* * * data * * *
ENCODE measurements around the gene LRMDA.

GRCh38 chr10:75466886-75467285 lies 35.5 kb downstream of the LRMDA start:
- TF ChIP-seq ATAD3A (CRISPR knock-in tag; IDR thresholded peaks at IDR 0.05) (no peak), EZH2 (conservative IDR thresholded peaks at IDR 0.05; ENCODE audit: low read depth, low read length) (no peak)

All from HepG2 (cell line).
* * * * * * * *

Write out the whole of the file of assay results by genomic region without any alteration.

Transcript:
ENCODE measurements around the gene LRMDA.

GRCh38 chr10:75466886-75467285 lies 35.5 kb downstream of the LRMDA start:
- TF ChIP-seq ATAD3A (CRISPR knock-in tag; IDR thresholded peaks at IDR 0.05) (no peak), EZH2 (conservative IDR thresholded peaks at IDR 0.05; ENCODE audit: low read depth, low read length) (no peak)

All from HepG2 (cell line).